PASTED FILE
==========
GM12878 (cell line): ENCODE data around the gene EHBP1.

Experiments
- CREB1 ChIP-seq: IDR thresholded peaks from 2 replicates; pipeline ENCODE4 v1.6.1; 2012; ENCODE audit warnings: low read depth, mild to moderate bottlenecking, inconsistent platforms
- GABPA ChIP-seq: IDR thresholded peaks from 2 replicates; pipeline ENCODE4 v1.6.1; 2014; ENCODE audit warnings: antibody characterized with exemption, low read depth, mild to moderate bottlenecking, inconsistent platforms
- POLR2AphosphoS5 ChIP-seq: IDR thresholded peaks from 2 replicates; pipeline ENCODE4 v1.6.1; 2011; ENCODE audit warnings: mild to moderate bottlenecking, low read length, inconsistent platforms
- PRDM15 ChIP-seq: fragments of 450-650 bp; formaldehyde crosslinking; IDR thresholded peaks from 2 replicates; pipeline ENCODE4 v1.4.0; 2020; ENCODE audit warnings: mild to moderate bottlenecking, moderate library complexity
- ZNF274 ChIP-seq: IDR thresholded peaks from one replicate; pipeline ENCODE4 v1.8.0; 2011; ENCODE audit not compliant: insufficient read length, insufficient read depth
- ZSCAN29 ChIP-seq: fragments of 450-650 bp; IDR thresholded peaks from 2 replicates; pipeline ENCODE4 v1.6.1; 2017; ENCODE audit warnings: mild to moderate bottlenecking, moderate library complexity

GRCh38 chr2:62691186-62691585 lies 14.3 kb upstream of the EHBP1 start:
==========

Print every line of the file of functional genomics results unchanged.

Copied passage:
GM12878 (cell line): ENCODE data around the gene EHBP1.

Experiments
- CREB1 ChIP-seq: IDR thresholded peaks from 2 replicates; pipeline ENCODE4 v1.6.1; 2012; ENCODE audit warnings: low read depth, mild to moderate bottlenecking, inconsistent platforms
- GABPA ChIP-seq: IDR thresholded peaks from 2 replicates; pipeline ENCODE4 v1.6.1; 2014; ENCODE audit warnings: antibody characterized with exemption, low read depth, mild to moderate bottlenecking, inconsistent platforms
- POLR2AphosphoS5 ChIP-seq: IDR thresholded peaks from 2 replicates; pipeline ENCODE4 v1.6.1; 2011; ENCODE audit warnings: mild to moderate bottlenecking, low read length, inconsistent platforms
- PRDM15 ChIP-seq: fragments of 450-650 bp; formaldehyde crosslinking; IDR thresholded peaks from 2 replicates; pipeline ENCODE4 v1.4.0; 2020; ENCODE audit warnings: mild to moderate bottlenecking, moderate library complexity
- ZNF274 ChIP-seq: IDR thresholded peaks from one replicate; pipeline ENCODE4 v1.8.0; 2011; ENCODE audit not compliant: insufficient read length, insufficient read depth
- ZSCAN29 ChIP-seq: fragments of 450-650 bp; IDR thresholded peaks from 2 replicates; pipeline ENCODE4 v1.6.1; 2017; ENCODE audit warnings: mild to moderate bottlenecking, moderate library complexity

GRCh38 chr2:62691186-62691585 lies 14.3 kb upstream of the EHBP1 start: